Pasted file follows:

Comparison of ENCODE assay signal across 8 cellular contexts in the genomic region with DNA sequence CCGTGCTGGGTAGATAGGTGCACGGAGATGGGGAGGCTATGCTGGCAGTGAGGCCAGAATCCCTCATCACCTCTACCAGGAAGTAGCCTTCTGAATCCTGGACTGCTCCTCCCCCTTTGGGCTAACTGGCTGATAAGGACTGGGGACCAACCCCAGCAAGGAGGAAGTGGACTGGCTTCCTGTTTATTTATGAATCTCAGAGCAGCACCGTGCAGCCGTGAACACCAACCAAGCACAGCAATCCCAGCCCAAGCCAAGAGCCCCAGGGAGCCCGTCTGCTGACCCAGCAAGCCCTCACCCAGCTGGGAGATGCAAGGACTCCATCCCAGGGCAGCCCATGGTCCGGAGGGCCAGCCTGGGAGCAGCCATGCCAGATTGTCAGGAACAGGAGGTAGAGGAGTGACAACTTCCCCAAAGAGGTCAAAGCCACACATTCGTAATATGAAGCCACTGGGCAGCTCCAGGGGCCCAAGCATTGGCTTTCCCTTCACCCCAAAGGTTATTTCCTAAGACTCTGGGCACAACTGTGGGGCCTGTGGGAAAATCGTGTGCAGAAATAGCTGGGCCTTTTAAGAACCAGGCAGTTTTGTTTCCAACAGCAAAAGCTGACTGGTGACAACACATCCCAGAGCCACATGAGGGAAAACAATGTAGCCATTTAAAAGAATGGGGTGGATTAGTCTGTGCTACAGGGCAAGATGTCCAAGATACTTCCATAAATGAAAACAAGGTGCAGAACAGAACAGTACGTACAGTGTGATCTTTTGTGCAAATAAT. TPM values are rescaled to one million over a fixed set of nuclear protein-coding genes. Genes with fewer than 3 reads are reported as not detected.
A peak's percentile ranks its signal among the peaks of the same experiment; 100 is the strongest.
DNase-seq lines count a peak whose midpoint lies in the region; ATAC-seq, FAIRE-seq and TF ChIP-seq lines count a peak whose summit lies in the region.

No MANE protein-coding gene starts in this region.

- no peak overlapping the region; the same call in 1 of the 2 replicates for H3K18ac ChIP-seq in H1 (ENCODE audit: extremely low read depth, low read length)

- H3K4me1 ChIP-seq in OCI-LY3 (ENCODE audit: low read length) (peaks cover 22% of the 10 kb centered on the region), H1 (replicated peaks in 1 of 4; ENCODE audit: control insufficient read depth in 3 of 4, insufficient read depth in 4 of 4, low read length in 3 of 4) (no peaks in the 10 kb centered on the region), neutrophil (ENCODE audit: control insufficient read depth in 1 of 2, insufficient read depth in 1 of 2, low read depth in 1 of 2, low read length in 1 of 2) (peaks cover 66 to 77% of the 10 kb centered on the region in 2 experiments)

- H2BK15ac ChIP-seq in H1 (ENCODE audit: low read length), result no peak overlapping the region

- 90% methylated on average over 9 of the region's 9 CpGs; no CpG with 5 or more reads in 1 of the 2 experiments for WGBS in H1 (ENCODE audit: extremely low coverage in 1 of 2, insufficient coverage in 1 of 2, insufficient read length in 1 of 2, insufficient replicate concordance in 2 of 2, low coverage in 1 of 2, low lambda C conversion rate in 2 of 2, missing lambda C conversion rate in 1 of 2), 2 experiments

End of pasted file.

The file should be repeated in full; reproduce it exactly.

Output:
Comparison of ENCODE assay signal across 8 cellular contexts in the genomic region with DNA sequence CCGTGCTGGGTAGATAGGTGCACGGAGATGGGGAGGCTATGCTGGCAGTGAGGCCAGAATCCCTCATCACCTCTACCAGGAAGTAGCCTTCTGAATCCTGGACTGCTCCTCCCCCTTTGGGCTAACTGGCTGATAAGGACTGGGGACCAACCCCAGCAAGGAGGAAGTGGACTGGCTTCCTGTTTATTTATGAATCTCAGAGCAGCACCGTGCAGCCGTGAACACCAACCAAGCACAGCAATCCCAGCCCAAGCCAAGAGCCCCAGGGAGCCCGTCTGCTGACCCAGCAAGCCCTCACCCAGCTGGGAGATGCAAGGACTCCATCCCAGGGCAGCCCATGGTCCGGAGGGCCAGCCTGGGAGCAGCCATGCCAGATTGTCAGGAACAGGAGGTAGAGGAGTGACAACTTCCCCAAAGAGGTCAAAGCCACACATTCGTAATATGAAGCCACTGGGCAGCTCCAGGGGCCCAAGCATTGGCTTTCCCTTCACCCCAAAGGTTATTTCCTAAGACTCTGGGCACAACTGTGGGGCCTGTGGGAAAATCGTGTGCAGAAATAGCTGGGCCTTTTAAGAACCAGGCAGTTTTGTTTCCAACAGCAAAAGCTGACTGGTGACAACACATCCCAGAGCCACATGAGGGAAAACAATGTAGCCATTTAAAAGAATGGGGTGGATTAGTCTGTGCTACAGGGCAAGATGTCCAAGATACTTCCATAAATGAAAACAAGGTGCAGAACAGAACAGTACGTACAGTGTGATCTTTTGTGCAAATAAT. TPM values are rescaled to one million over a fixed set of nuclear protein-coding genes. Genes with fewer than 3 reads are reported as not detected.
A peak's percentile ranks its signal among the peaks of the same experiment; 100 is the strongest.
DNase-seq lines count a peak whose midpoint lies in the region; ATAC-seq, FAIRE-seq and TF ChIP-seq lines count a peak whose summit lies in the region.

No MANE protein-coding gene starts in this region.

- no peak overlapping the region; the same call in 1 of the 2 replicates for H3K18ac ChIP-seq in H1 (ENCODE audit: extremely low read depth, low read length)

- H3K4me1 ChIP-seq in OCI-LY3 (ENCODE audit: low read length) (peaks cover 22% of the 10 kb centered on the region), H1 (replicated peaks in 1 of 4; ENCODE audit: control insufficient read depth in 3 of 4, insufficient read depth in 4 of 4, low read length in 3 of 4) (no peaks in the 10 kb centered on the region), neutrophil (ENCODE audit: control insufficient read depth in 1 of 2, insufficient read depth in 1 of 2, low read depth in 1 of 2, low read length in 1 of 2) (peaks cover 66 to 77% of the 10 kb centered on the region in 2 experiments)

- H2BK15ac ChIP-seq in H1 (ENCODE audit: low read length), result no peak overlapping the region

- 90% methylated on average over 9 of the region's 9 CpGs; no CpG with 5 or more reads in 1 of the 2 experiments for WGBS in H1 (ENCODE audit: extremely low coverage in 1 of 2, insufficient coverage in 1 of 2, insufficient read length in 1 of 2, insufficient replicate concordance in 2 of 2, low coverage in 1 of 2, low lambda C conversion rate in 2 of 2, missing lambda C conversion rate in 1 of 2), 2 experiments